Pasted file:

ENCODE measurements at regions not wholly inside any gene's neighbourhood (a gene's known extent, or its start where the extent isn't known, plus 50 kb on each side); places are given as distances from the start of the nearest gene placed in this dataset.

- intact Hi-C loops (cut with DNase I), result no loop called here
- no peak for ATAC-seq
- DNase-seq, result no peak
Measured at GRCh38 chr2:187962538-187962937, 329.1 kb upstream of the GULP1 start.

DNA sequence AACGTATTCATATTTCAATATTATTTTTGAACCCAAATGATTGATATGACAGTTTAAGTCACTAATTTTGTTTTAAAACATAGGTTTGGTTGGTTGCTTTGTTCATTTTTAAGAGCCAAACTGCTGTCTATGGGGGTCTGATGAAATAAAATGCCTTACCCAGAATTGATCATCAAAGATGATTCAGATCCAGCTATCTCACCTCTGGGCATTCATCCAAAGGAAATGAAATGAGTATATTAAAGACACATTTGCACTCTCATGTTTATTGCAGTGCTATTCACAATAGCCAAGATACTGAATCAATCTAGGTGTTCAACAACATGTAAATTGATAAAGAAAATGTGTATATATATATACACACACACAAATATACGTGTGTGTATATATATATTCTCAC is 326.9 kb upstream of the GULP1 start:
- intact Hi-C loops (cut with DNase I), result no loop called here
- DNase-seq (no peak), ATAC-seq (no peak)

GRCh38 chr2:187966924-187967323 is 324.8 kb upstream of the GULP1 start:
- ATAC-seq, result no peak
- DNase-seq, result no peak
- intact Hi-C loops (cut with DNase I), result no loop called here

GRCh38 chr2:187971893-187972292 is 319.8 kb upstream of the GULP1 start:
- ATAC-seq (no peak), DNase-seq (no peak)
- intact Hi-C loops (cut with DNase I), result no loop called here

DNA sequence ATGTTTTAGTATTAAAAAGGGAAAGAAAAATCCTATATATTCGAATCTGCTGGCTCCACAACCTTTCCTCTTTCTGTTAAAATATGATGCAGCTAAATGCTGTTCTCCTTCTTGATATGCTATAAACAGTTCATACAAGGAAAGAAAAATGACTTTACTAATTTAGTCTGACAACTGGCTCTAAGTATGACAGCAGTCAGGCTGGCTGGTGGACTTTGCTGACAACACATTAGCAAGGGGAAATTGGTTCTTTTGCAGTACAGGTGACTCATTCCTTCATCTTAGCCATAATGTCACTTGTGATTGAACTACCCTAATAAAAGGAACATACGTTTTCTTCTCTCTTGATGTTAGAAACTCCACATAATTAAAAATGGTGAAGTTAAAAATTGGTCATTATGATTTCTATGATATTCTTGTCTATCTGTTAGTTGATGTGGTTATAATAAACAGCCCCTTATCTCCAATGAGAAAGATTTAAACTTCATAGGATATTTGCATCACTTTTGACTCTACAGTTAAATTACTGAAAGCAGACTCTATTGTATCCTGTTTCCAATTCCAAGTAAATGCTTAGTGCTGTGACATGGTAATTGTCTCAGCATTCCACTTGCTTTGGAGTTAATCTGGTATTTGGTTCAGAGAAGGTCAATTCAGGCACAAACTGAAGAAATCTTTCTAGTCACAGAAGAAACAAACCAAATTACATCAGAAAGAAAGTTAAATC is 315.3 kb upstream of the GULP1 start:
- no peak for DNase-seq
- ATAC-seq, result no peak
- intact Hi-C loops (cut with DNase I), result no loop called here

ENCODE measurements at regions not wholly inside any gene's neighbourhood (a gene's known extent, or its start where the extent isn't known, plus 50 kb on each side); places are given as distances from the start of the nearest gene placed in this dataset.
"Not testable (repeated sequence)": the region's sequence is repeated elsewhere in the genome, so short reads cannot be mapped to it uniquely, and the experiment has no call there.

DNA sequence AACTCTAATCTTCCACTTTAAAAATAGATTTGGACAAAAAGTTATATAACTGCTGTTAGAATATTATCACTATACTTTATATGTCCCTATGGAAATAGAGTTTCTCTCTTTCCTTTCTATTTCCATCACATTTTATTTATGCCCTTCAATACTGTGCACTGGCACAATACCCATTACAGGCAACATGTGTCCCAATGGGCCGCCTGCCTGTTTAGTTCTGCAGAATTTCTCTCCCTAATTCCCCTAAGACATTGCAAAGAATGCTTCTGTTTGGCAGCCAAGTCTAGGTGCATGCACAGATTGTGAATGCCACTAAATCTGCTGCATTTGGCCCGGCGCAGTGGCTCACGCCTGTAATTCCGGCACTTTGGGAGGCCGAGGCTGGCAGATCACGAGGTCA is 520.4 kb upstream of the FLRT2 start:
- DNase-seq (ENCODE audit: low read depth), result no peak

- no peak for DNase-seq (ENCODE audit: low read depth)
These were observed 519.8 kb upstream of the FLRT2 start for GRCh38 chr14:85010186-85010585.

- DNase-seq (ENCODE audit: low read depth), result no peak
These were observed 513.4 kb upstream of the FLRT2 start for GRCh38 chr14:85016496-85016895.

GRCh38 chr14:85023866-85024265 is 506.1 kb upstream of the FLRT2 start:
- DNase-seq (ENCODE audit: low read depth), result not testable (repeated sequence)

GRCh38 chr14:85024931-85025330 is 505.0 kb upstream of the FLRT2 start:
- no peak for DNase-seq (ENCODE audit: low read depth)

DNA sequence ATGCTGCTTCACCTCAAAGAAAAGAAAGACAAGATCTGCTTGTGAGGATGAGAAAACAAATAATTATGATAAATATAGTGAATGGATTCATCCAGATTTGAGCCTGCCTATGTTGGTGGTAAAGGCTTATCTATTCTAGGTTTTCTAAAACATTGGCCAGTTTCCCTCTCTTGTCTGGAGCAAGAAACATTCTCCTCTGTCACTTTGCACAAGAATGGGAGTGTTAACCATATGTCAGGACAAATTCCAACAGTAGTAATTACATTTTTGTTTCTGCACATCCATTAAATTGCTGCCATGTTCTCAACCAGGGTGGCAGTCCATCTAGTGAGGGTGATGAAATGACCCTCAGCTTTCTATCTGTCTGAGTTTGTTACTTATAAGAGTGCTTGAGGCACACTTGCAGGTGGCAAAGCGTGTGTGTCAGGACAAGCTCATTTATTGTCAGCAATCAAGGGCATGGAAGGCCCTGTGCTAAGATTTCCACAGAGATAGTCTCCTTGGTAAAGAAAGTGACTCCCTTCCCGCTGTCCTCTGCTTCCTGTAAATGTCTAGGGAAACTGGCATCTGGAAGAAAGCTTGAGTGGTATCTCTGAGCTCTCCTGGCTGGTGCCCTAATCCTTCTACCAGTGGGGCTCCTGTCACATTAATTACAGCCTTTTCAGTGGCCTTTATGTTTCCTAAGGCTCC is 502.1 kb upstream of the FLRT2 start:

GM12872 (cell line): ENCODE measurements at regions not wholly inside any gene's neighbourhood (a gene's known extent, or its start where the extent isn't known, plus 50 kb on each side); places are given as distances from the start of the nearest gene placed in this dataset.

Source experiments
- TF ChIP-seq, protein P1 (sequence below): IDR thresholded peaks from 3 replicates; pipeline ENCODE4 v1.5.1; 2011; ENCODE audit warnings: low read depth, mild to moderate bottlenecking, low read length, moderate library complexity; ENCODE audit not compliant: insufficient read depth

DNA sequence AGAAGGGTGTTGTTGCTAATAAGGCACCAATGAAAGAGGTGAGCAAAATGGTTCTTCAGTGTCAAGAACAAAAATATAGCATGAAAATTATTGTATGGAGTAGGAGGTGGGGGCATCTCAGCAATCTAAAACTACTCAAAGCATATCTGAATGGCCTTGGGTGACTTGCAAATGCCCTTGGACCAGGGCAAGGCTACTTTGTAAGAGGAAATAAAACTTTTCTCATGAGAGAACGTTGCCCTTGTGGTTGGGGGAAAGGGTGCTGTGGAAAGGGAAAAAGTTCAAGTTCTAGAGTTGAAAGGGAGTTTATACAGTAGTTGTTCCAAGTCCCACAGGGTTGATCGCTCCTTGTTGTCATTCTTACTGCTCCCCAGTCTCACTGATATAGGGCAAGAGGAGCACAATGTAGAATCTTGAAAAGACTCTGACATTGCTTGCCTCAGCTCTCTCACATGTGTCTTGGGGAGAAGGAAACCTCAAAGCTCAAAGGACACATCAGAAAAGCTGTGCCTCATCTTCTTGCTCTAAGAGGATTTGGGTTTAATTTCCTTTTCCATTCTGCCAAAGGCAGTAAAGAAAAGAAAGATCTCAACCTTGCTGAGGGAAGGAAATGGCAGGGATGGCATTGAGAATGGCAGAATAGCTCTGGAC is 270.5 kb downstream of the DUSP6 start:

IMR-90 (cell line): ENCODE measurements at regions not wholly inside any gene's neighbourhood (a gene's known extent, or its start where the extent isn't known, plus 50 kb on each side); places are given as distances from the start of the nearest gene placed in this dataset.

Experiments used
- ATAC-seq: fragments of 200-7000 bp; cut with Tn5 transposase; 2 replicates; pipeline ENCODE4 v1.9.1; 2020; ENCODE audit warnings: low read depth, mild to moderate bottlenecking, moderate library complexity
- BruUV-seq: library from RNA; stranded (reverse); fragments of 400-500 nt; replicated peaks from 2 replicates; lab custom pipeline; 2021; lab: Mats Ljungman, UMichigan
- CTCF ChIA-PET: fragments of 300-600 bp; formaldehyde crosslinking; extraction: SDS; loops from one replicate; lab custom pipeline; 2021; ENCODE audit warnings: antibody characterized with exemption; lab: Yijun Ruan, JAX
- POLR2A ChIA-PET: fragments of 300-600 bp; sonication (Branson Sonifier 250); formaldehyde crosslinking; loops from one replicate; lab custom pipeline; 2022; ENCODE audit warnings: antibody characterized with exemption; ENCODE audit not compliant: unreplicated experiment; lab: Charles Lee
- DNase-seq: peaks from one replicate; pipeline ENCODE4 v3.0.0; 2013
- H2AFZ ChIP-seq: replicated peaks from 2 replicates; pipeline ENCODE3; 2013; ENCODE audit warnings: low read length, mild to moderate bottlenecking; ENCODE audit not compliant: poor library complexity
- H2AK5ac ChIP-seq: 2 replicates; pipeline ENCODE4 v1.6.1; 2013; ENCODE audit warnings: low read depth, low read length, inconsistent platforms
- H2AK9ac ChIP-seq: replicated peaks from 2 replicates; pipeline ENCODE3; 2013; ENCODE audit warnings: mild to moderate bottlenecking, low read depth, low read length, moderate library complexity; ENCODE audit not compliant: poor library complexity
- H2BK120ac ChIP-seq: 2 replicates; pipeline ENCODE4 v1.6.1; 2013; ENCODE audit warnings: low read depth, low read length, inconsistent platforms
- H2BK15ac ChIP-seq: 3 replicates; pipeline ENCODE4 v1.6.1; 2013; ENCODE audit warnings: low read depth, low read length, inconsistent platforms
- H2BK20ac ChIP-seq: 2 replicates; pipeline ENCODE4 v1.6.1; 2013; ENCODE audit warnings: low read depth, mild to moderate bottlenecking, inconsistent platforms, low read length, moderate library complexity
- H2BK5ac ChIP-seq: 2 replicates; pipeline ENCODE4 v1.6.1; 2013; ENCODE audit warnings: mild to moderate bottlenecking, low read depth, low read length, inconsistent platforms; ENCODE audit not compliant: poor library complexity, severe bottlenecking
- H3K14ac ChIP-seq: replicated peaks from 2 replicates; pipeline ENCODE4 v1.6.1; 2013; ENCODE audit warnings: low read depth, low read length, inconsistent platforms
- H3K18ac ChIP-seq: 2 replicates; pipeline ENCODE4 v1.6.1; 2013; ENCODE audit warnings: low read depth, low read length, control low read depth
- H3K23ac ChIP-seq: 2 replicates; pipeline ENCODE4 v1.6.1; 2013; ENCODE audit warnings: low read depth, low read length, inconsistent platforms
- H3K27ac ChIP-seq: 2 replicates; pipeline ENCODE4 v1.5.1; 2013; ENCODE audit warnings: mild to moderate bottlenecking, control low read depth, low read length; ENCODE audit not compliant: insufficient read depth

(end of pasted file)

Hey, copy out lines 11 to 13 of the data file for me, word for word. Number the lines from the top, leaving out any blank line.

- DNase-seq, result no peak
- intact Hi-C loops (cut with DNase I), result no loop called here

GRCh38 chr2:187971893-187972292 is 319.8 kb upstream of the GULP1 start: